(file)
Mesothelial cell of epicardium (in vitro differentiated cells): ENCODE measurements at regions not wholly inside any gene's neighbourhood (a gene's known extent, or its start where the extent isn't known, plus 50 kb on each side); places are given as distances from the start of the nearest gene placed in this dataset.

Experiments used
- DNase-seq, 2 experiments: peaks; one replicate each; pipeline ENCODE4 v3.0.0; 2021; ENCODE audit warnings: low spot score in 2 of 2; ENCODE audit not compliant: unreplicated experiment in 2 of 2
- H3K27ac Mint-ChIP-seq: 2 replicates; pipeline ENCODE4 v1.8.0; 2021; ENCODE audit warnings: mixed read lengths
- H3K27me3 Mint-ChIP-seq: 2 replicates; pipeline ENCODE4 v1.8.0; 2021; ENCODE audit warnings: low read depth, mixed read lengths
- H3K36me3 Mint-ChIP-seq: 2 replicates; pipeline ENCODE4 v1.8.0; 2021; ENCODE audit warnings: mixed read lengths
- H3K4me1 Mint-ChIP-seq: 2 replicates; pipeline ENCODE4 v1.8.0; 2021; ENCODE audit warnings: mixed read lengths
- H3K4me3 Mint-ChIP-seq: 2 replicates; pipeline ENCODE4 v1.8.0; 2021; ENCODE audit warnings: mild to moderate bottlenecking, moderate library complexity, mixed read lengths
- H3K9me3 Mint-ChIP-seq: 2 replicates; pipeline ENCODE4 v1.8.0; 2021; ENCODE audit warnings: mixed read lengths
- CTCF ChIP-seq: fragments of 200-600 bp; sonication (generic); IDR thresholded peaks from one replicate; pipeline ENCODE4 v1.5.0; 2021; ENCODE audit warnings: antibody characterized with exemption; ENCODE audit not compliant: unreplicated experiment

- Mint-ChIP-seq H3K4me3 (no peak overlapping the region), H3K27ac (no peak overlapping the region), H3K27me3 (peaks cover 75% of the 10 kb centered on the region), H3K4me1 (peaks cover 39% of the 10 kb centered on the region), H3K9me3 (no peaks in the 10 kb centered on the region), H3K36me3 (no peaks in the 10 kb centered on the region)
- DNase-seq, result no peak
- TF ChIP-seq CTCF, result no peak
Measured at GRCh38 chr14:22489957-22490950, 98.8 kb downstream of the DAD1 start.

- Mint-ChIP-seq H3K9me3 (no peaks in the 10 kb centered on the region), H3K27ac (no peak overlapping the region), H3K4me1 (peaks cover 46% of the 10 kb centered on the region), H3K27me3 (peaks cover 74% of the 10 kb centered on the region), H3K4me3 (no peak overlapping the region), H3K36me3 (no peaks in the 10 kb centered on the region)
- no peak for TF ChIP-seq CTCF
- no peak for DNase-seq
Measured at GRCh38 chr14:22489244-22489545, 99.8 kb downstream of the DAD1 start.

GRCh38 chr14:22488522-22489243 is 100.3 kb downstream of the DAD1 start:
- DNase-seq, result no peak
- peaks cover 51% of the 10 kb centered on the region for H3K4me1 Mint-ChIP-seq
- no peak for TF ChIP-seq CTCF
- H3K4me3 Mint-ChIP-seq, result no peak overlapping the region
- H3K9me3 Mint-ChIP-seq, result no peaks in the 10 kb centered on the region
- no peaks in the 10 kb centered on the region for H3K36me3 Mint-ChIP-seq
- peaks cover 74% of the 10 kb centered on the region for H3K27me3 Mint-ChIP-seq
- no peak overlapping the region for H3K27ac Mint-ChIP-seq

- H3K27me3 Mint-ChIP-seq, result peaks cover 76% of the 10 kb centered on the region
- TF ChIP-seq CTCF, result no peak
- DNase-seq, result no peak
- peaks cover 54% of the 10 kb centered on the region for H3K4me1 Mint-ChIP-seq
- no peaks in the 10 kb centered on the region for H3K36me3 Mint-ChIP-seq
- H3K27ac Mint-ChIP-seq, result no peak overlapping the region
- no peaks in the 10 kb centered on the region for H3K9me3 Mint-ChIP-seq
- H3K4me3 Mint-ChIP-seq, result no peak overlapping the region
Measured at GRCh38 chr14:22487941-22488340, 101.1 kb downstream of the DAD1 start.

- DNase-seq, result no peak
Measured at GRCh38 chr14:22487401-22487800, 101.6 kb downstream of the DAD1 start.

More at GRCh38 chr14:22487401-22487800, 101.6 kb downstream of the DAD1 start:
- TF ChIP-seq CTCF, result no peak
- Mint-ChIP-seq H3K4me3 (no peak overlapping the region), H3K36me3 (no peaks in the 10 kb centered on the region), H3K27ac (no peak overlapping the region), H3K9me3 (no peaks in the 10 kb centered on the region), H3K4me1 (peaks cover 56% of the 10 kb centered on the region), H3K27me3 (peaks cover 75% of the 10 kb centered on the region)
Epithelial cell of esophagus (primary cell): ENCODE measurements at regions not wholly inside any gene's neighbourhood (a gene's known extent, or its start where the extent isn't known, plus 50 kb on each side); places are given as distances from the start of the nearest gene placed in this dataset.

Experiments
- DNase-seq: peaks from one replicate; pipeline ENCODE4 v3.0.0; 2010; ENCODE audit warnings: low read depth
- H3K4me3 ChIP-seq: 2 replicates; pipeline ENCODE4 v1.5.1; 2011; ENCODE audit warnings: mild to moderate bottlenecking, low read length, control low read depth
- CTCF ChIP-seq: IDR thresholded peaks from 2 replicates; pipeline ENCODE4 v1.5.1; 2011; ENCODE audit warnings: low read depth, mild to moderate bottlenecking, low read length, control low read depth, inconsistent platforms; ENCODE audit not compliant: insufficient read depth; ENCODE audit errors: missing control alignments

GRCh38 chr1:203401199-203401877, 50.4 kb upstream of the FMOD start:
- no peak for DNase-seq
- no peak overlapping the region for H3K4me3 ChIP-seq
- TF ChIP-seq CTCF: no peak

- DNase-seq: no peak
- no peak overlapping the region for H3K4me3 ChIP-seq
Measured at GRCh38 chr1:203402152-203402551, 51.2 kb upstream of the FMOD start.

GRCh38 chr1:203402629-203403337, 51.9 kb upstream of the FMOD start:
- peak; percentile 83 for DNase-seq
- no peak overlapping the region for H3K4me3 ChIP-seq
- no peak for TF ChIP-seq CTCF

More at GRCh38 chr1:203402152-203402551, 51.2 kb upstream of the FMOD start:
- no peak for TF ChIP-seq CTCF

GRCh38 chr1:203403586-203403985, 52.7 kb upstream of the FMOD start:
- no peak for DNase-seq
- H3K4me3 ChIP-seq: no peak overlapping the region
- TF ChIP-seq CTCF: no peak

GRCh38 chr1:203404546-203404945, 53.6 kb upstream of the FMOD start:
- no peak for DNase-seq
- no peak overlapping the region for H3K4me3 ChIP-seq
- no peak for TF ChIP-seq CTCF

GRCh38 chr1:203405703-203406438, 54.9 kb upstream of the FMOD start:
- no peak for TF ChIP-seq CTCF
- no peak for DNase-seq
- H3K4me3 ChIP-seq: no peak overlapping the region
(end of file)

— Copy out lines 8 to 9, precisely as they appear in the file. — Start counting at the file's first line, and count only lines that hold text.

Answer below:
- H3K4me3 Mint-ChIP-seq: 2 replicates; pipeline ENCODE4 v1.8.0; 2021; ENCODE audit warnings: mild to moderate bottlenecking, moderate library complexity, mixed read lengths
- H3K9me3 Mint-ChIP-seq: 2 replicates; pipeline ENCODE4 v1.8.0; 2021; ENCODE audit warnings: mixed read lengths